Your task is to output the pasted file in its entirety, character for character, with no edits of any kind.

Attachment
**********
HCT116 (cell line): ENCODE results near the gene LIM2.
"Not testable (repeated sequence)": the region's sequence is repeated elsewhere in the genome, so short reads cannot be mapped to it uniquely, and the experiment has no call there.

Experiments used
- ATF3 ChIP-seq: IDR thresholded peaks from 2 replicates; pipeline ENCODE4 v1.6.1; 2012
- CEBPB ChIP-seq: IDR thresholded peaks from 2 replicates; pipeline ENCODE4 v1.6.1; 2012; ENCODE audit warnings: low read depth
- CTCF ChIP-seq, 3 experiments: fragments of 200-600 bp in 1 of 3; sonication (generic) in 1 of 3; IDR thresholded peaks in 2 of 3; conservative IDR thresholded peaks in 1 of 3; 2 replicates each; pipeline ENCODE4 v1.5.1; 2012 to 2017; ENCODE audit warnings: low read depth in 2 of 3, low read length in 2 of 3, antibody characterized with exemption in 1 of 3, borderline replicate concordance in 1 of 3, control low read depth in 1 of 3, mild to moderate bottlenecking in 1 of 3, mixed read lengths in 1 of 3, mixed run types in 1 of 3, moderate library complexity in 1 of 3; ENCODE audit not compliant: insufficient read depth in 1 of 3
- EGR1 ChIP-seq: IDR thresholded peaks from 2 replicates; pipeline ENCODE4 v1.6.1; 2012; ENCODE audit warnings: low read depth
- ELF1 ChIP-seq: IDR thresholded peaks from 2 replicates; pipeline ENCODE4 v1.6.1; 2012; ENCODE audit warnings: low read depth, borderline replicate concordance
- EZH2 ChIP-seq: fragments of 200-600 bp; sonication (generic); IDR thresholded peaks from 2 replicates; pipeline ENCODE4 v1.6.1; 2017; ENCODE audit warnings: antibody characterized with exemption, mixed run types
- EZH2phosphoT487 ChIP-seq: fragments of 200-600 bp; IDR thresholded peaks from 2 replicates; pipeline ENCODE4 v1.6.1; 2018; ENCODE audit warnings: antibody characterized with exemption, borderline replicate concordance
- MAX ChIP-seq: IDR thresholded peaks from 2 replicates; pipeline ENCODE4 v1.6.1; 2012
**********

HCT116 (cell line): ENCODE results near the gene LIM2.
"Not testable (repeated sequence)": the region's sequence is repeated elsewhere in the genome, so short reads cannot be mapped to it uniquely, and the experiment has no call there.

Experiments used
- ATF3 ChIP-seq: IDR thresholded peaks from 2 replicates; pipeline ENCODE4 v1.6.1; 2012
- CEBPB ChIP-seq: IDR thresholded peaks from 2 replicates; pipeline ENCODE4 v1.6.1; 2012; ENCODE audit warnings: low read depth
- CTCF ChIP-seq, 3 experiments: fragments of 200-600 bp in 1 of 3; sonication (generic) in 1 of 3; IDR thresholded peaks in 2 of 3; conservative IDR thresholded peaks in 1 of 3; 2 replicates each; pipeline ENCODE4 v1.5.1; 2012 to 2017; ENCODE audit warnings: low read depth in 2 of 3, low read length in 2 of 3, antibody characterized with exemption in 1 of 3, borderline replicate concordance in 1 of 3, control low read depth in 1 of 3, mild to moderate bottlenecking in 1 of 3, mixed read lengths in 1 of 3, mixed run types in 1 of 3, moderate library complexity in 1 of 3; ENCODE audit not compliant: insufficient read depth in 1 of 3
- EGR1 ChIP-seq: IDR thresholded peaks from 2 replicates; pipeline ENCODE4 v1.6.1; 2012; ENCODE audit warnings: low read depth
- ELF1 ChIP-seq: IDR thresholded peaks from 2 replicates; pipeline ENCODE4 v1.6.1; 2012; ENCODE audit warnings: low read depth, borderline replicate concordance
- EZH2 ChIP-seq: fragments of 200-600 bp; sonication (generic); IDR thresholded peaks from 2 replicates; pipeline ENCODE4 v1.6.1; 2017; ENCODE audit warnings: antibody characterized with exemption, mixed run types
- EZH2phosphoT487 ChIP-seq: fragments of 200-600 bp; IDR thresholded peaks from 2 replicates; pipeline ENCODE4 v1.6.1; 2018; ENCODE audit warnings: antibody characterized with exemption, borderline replicate concordance
- MAX ChIP-seq: IDR thresholded peaks from 2 replicates; pipeline ENCODE4 v1.6.1; 2012